The opinion of the court was delivered by: J. Phil Gilbert District Judge
This matter comes before the Court on the motion of the plaintiff United States of America for partial summary judgment on count 1 of the Amended Complaint (Doc. 92). Defendant Herman A. Wesselman ("Taxpayer") has responded to the motion (Doc. 108) and, pursuant to the Court's request, the United States has replied (Doc. 112).
The Court also considers:
* the Taxpayer's motion for judgment on the pleadings (Doc. 88), to which the United States has responded (Doc. 91); and
* the Taxpayer's motion to dismiss (Doc. 97) and motion for an order to show cause (Doc. 98).
On August 18, 2005, the United States filed this suit under 26 U.S.C. § 7403 to collect allegedly unpaid federal taxes. Specifically, the complaint alleges that the Taxpayer failed to pay federal income taxes and that Wesselman Roofing, a business owned by the Taxpayer, failed to pay federal employment and unemployment taxes. The lawsuit seeks to reduce to judgment assessments made against the Taxpayer for these unpaid taxes, to foreclose federal tax liens upon certain real properties described in the complaint which were either fraudulently transferred by the Taxpayer or are still owned by the Taxpayer through nominee trusts, and to sell the properties and apply the proceeds to the Taxpayer's unpaid federal tax liabilities. Count 1, the subject of this motion, seeks to reduce tax assessments against the Taxpayer to a money judgment.
II. Summary Judgment Standard
Summary judgment is appropriate where "the pleadings, depositions, answers to interrogatories, and admissions on file, together with the affidavits, if any, show that there is no genuine issue as to any material fact and that the moving party is entitled to a judgment as a matter of law." Fed. R. Civ. P. 56(c); see Celotex Corp. v. Catrett, 477 U.S. 317, 322 (1986); Spath v. Hayes Wheels Int'l-Ind., Inc., 211 F.3d 392, 396 (7th Cir. 2000). The moving party need not negate the portions of the nonmoving party's case on which the nonmoving party bears the burden of proof. Celotex, 477 U.S. at 323. The reviewing court must construe the evidence in the light most favorable to the nonmoving party and draw all reasonable inferences in favor of that party. See Anderson v. Liberty Lobby, Inc., 477 U.S. 242, 255 (1986); Spath, 211 F.3d at 396.In responding to a summary judgment motion, the nonmoving party may not simply rest upon the allegations contained in the pleadings but must present specific facts to show that a genuine issue of material fact exists. Fed. R. Civ. P. 56(e); Celotex, 477 U.S. at 322-26; Johnson v. City of Fort Wayne, 91 F.3d 922, 931 (7th Cir. 1996).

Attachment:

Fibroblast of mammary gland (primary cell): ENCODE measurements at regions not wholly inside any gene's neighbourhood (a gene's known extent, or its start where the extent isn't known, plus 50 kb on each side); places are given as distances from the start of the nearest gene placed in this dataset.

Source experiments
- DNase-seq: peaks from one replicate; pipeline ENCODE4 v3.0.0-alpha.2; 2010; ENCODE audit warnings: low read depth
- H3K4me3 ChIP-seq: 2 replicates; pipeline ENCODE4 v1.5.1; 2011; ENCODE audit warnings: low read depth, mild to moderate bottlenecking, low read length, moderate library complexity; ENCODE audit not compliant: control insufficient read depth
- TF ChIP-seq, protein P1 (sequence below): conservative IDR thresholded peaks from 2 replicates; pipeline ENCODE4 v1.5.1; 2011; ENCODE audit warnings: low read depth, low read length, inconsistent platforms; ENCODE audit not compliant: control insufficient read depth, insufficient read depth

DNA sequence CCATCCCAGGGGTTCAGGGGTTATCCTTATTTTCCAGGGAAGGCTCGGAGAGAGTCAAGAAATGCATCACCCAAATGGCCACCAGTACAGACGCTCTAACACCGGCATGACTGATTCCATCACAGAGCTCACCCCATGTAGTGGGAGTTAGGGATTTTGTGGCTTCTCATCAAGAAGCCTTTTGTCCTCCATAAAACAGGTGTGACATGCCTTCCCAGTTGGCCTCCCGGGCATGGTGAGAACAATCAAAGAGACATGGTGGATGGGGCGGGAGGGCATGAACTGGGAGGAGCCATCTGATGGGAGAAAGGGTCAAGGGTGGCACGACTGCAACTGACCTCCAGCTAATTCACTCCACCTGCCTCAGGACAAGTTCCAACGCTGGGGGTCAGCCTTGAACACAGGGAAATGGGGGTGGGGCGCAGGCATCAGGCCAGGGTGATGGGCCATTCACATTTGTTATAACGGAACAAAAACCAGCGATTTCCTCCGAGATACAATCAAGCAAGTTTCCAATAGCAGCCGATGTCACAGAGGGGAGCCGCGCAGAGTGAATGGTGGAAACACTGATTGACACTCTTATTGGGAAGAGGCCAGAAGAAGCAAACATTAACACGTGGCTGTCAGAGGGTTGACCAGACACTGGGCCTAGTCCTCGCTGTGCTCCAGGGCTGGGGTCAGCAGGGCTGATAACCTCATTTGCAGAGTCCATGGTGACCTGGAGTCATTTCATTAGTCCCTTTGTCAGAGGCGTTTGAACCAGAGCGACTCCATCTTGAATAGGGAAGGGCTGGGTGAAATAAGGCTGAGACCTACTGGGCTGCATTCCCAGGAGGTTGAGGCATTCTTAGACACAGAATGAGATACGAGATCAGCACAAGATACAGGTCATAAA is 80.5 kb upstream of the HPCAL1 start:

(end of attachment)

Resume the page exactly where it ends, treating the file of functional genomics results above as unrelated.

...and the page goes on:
The admissible evidence in support of the United States' motion for summary judgment establishes the following relevant facts.
The Taxpayer resides at 906 S. Cherry Street, Effingham, Illinois. During 1991, 1992, 1993, 1994, 1995, 1996, 1997, and 2000, the Taxpayer owned and operated a roofing business as a sole proprietorship. With respect to himself individually, the Taxpayer did not file a Form 1040, U.S. Individual Income Tax Return, for the 1991, 1992, 1993, 1994, 1995, 1996, 1997, and 2000 tax periods, and, with respect to his roofing business, did not file a Form 941, Employer's Quarterly Federal Tax Return, or a Form 940, Employer's Annual Federal Unemployment (FUTA) Tax Return, for any tax period during 1991, 1992, and/or 1993.
A. Tax Liability for 1991, 1992 and 1993
In 1994, the Internal Revenue Service ("IRS") began an examination to determine whether taxes were due from the Taxpayer for 1991, 1992 and 1993, and requested Wesselman provide his books and records from those time ...